- 90 per cent of employees feel more productive at work following a holiday
- Diligent Brits work 70.5 hours overtime each year
- Almost half of UK workers admit to checking emails or doing work whilst away
Will reclaiming our annual leave help make us more productive? According to our latest research, which found that over half of UK workers (54 per cent) forgo an average of three days leave each year, the answer might be yes.
In fact, despite a resounding 90 per cent of employees claiming a well deserved break increases their productivity at work, the average full time worker takes just 22 days of their average 25 days allocated leave.
They also admit to putting in an average of 70.5 hours overtime each year, saving their employers almost £1,000.*
Too busy for a break?
More than two in five (45 per cent) employees admit to cancelling holiday for work, with a quarter of hard working Brits (24 per cent) claiming they would rather forfeit the occasional day off than leave work undone or fall behind.
Diligent workers will also cram in four extra hours of work on average the week before they take a break.
Other reasons Brits fail to take their full leave include a lack of organisation; almost one in five (18 per cent) say they’re so busy they forget to book time off, and one in eight (12 per cent) admit they plan their holidays poorly and end up with too many days to take at the end of the year.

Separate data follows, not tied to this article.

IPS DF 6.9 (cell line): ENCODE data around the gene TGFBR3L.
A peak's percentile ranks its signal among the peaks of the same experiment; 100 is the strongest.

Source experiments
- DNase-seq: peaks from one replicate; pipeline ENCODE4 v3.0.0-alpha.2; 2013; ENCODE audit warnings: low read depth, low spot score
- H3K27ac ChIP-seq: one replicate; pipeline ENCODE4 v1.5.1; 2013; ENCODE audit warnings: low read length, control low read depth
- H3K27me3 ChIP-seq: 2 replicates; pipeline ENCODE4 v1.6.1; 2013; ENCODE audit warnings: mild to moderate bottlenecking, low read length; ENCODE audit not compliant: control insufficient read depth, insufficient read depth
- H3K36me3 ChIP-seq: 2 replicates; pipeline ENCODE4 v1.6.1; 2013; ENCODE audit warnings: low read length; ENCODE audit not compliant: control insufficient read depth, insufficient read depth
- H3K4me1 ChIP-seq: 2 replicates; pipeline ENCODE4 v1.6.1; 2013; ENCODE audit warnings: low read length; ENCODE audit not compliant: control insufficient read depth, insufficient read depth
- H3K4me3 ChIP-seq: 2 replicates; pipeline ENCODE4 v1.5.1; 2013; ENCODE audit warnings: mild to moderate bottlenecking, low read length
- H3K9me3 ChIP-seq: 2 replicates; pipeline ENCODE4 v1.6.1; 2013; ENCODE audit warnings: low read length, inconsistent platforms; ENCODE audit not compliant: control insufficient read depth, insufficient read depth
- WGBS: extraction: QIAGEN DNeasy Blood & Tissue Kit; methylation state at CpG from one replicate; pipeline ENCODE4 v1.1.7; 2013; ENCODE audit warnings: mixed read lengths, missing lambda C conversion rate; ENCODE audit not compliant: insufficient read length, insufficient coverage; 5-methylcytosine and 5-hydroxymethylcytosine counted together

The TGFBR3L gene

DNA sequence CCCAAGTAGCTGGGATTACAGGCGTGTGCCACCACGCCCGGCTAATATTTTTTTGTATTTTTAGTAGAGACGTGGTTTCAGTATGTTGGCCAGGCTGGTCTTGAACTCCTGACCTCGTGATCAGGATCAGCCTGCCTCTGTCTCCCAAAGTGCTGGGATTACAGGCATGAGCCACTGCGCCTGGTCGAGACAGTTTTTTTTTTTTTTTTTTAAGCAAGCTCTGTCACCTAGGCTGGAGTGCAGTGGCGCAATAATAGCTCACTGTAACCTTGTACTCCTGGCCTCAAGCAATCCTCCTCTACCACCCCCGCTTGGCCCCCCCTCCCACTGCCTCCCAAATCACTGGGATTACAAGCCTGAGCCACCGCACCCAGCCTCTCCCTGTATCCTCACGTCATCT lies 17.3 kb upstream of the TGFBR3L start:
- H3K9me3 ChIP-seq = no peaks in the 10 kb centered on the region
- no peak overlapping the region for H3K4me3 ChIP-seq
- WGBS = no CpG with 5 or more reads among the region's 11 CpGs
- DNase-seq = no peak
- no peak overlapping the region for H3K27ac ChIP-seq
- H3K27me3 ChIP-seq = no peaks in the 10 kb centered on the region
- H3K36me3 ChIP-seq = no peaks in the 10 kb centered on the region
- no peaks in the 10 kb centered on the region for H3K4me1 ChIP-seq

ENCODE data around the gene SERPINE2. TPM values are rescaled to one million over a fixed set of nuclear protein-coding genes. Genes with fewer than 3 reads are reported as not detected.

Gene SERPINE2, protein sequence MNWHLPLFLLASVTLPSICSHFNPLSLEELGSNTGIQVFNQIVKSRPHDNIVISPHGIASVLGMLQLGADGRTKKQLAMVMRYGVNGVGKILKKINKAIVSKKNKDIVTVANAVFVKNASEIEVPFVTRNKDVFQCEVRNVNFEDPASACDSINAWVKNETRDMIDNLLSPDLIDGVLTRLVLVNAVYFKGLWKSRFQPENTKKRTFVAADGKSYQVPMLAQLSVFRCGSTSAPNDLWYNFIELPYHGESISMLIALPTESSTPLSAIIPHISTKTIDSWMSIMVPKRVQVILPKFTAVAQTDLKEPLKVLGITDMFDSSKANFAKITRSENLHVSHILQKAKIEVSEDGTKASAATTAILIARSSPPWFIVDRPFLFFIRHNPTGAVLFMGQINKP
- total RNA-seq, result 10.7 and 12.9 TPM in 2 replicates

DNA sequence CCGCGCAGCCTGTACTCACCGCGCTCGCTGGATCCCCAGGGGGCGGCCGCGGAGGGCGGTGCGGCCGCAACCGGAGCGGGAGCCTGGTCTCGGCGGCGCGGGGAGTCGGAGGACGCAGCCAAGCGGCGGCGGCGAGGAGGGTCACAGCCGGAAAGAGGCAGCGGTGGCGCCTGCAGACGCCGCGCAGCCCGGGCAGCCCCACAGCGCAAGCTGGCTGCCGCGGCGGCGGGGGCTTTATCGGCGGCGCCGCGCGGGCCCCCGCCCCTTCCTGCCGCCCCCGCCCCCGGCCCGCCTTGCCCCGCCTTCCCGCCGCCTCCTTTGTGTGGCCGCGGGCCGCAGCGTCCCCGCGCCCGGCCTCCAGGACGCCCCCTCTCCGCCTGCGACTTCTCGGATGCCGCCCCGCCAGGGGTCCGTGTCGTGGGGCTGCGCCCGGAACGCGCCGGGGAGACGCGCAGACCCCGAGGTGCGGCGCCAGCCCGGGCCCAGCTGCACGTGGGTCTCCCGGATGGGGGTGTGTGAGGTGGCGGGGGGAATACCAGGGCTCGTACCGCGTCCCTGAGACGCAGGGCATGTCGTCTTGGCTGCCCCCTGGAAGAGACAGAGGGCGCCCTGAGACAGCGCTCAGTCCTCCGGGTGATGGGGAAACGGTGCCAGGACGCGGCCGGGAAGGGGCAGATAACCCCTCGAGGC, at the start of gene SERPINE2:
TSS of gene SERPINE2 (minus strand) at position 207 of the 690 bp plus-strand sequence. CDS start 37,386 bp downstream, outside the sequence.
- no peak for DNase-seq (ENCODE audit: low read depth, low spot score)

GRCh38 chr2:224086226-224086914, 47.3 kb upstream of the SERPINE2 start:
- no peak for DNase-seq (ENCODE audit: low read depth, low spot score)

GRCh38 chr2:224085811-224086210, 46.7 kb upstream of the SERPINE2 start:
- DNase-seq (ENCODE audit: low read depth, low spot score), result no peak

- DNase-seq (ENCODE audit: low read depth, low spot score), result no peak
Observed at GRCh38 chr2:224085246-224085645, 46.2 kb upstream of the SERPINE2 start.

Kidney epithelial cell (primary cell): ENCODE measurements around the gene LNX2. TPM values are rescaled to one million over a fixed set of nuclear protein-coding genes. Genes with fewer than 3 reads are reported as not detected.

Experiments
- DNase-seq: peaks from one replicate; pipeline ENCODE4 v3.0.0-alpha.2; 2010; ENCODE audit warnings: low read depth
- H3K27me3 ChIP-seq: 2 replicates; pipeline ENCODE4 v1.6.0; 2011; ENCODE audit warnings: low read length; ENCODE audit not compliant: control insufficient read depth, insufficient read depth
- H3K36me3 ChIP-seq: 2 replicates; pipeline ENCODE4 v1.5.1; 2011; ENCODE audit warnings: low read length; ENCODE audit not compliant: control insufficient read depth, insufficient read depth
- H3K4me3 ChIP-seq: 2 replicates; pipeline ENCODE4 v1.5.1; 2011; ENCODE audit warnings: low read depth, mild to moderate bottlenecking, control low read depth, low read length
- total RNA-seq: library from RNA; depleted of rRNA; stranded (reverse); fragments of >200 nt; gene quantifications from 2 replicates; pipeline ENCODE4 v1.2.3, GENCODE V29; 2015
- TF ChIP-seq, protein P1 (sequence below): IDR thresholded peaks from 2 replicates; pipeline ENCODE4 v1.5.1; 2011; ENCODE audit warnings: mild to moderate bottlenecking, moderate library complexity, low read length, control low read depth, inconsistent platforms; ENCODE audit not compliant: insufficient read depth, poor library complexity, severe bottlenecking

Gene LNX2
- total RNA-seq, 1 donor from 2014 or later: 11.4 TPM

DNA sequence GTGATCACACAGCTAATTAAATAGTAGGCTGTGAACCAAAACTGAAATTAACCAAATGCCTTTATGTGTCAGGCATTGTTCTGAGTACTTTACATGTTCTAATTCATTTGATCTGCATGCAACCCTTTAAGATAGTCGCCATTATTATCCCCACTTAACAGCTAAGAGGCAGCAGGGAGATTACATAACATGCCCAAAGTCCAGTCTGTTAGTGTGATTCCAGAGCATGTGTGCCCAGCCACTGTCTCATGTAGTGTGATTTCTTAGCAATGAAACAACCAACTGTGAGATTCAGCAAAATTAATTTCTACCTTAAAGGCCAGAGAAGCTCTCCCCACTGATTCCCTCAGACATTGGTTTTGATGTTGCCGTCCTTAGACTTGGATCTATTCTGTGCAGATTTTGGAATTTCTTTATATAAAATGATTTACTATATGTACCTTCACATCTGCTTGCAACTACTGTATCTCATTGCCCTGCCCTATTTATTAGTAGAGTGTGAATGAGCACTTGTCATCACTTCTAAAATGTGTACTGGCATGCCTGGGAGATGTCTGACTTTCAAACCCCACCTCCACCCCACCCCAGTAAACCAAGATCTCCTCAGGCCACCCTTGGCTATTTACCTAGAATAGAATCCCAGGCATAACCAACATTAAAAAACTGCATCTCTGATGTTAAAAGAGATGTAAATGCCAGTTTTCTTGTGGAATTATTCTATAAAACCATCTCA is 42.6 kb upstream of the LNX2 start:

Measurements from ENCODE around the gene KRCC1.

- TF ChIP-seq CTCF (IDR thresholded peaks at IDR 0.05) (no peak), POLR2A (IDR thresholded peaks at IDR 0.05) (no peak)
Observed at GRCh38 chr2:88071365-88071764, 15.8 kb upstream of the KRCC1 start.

Seven day forecast
According to the average British worker, the key amount of time to take off work to ensure they are feeling recharged and productive when they return is five to seven days.
Whilst away, almost a third of employees (31 per cent) like to switch off completely, but almost half (48 per cent) admit to checking emails or doing some work during their break.
Perhaps surprisingly, one in six people (17 per cent) indicated that they actually look forward to returning to work after a holiday.
Of those, two in five (37 per cent) relish getting back into a routine, and almost a third (31 per cent) look forward to catching up with colleagues.
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Survey of 2,129 people from the reed.co.uk database.
* 52 weeks – 5 working weeks (average 25 days annual leave) = 47 weeks in work
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